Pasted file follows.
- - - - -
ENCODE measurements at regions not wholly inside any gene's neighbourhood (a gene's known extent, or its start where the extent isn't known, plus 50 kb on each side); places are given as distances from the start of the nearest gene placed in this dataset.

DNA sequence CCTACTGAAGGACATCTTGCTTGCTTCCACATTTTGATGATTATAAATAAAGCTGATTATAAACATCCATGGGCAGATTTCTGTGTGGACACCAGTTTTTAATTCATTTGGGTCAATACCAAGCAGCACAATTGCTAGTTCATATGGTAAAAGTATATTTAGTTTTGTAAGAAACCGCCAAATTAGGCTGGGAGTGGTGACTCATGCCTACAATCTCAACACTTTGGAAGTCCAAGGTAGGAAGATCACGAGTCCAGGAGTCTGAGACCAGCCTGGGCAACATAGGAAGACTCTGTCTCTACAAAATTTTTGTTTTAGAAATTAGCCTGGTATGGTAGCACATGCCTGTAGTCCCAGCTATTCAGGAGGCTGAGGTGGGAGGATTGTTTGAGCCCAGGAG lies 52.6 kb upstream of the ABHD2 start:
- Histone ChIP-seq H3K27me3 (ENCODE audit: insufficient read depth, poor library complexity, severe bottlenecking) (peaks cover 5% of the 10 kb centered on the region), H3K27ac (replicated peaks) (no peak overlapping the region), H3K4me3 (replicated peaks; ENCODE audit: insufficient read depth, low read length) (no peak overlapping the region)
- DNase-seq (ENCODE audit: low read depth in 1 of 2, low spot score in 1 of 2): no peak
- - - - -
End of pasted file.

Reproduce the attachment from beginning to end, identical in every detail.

ENCODE measurements at regions not wholly inside any gene's neighbourhood (a gene's known extent, or its start where the extent isn't known, plus 50 kb on each side); places are given as distances from the start of the nearest gene placed in this dataset.

DNA sequence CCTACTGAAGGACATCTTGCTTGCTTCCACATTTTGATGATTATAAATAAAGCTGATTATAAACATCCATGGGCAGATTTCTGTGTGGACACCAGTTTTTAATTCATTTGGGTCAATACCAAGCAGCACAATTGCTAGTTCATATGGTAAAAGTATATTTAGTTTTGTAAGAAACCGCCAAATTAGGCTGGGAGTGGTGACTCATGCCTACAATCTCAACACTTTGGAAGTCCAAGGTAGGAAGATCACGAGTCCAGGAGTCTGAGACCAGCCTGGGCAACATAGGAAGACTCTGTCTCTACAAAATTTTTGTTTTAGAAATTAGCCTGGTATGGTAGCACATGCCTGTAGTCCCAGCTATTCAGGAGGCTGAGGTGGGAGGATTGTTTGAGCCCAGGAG lies 52.6 kb upstream of the ABHD2 start:
- Histone ChIP-seq H3K27me3 (ENCODE audit: insufficient read depth, poor library complexity, severe bottlenecking) (peaks cover 5% of the 10 kb centered on the region), H3K27ac (replicated peaks) (no peak overlapping the region), H3K4me3 (replicated peaks; ENCODE audit: insufficient read depth, low read length) (no peak overlapping the region)
- DNase-seq (ENCODE audit: low read depth in 1 of 2, low spot score in 1 of 2): no peak